Give Us XP Professional for Professionals

By Jason Brooks  |  Posted 2001-11-12 Print this article Print

The thrilling reign of Windows XP is barely a month old, so why am I spending all my time fiddling with a desktop box running Red Hat 7.2?

The thrilling reign of Windows XP is barely a month old, so why am I spending all my time fiddling with a desktop box running Red Hat 7.2?

For one thing, the launch of Redmonds newest PC conquistador just happened to coincide with an initiative here at Ziff Davis to provide server-based access to messaging and network resources via a Citrix client. As a result, my key applications now work identically under Windows, Linux—or, for that matter, pretty much any operating system.

With those interoperability factors resolved, I suppose I just prefer the, if you will, Linux and KDE eXPerience.

Multitasking with a windowing operating system is a much less cluttered affair with multiple virtual desktops, a Linux standby not found in Windows. And while the GUI was a great usability advance, the trusty command line is, in some cases, the best place to get things done. In Linux, the command line is nearer the surface and much more tightly tied to the interface than it is in Windows.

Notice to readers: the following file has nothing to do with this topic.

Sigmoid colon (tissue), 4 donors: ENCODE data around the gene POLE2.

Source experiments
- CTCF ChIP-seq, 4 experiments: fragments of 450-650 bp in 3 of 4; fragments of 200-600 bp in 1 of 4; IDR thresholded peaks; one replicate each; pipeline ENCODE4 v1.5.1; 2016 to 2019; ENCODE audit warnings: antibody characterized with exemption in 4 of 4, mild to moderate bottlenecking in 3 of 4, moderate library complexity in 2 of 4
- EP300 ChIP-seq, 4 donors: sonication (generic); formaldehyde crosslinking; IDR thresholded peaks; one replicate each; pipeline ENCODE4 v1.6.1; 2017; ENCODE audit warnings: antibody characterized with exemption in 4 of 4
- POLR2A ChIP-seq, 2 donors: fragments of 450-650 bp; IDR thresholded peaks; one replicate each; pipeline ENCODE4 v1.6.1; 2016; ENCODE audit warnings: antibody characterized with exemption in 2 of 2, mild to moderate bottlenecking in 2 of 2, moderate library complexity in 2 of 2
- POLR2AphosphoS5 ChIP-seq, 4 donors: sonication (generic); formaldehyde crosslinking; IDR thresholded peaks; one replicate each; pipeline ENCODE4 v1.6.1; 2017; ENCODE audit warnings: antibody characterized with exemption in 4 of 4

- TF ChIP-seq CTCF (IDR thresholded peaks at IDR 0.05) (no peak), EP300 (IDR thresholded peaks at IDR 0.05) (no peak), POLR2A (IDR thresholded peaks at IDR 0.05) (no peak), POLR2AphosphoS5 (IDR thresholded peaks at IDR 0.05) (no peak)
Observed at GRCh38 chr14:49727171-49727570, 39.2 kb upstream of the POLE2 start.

Now, the best thing I can say about Windows XP is that it works, and while this may sound like a backhanded compliment, "just working" is the single most important feature of a mass-market product.

In its quest to place a licensed copy of Windows into the hands of every man, woman and child in the world, Microsoft has pushed a consistent, hand-holding interface across all its products.

The trouble with this appliancelike, "McOperating System" approach is that it leaves the hackers and tweakers of the world looking elsewhere for their OS. These are the people who are socked away inventing the next generation of killer applications, which, through the process of tech-world trickledown, will end up making money for big companies.

Windows has a hammerlock on todays most relied-upon applications, but troll the Web, and the ambition and inventiveness now at work in the open-source developer community is palpable.

Microsoft has been working to capture the enthusiasm of the worlds developers. I suggest that the best way to evangelize to these budding innovators is to put a version of Windows on their desks that doesnt belong alongside a Happy Meal.

Technical Analyst Jason Brooks can be reached at

As Editor in Chief of eWEEK Labs, Jason Brooks manages the Labs team and is responsible for eWEEK's print edition. Brooks joined eWEEK in 1999, and has covered wireless networking, office productivity suites, mobile devices, Windows, virtualization, and desktops and notebooks. Jason's coverage is currently focused on Linux and Unix operating systems, open-source software and licensing, cloud computing and Software as a Service. Follow Jason on Twitter at jasonbrooks, or reach him by email at

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